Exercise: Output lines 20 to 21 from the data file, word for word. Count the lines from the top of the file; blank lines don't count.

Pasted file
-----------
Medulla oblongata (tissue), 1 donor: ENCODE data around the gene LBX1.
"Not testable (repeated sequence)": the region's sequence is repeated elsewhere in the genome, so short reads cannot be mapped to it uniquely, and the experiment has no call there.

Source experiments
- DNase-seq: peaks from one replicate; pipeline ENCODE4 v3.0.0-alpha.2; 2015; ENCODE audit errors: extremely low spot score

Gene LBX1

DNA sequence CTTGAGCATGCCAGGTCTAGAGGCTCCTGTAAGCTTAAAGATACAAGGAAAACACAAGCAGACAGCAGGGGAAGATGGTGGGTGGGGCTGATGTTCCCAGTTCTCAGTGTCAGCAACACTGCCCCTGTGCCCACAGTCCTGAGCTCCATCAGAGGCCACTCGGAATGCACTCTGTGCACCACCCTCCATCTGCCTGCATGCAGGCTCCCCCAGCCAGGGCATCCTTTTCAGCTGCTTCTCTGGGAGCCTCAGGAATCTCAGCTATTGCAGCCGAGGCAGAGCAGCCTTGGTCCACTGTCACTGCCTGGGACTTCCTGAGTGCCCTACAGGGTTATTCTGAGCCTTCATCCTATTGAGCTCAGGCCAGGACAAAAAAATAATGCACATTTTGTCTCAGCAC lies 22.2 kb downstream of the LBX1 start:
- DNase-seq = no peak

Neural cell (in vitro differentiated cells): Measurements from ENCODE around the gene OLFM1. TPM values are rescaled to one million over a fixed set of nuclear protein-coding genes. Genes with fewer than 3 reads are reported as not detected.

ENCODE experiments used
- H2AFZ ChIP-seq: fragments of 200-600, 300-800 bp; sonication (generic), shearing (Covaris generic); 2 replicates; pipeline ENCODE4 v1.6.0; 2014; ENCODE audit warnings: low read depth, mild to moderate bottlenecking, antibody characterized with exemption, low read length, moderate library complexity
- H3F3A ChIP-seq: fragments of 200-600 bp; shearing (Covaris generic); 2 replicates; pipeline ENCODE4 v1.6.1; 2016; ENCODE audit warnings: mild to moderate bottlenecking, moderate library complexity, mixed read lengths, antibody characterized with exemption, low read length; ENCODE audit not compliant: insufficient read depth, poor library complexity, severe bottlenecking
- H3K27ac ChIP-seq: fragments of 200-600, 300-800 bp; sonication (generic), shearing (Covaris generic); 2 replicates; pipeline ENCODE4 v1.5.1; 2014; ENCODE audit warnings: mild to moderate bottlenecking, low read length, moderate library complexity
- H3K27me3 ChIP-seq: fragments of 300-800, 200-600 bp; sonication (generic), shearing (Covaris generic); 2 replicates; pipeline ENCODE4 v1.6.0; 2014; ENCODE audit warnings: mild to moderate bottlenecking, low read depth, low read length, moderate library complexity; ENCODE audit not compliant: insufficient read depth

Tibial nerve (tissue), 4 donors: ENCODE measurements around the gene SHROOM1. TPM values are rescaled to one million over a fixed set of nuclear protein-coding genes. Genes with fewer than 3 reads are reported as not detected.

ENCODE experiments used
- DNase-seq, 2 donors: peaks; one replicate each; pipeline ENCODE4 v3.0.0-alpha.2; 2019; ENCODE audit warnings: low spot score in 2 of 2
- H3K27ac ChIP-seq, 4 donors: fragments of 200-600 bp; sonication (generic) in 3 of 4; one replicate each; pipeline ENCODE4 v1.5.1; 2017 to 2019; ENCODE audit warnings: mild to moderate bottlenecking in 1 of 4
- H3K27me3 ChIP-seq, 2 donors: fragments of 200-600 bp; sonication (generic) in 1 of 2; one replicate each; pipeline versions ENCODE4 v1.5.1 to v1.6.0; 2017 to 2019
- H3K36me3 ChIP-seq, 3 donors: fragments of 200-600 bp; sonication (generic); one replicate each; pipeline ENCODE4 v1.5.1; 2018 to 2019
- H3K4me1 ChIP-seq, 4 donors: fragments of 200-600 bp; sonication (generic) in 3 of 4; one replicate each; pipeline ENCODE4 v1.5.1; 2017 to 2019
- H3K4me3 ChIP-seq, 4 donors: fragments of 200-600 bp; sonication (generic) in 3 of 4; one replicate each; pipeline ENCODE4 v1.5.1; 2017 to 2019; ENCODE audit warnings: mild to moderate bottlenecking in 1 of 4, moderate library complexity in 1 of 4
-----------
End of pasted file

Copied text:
- H3K4me1 ChIP-seq, 4 donors: fragments of 200-600 bp; sonication (generic) in 3 of 4; one replicate each; pipeline ENCODE4 v1.5.1; 2017 to 2019
- H3K4me3 ChIP-seq, 4 donors: fragments of 200-600 bp; sonication (generic) in 3 of 4; one replicate each; pipeline ENCODE4 v1.5.1; 2017 to 2019; ENCODE audit warnings: mild to moderate bottlenecking in 1 of 4, moderate library complexity in 1 of 4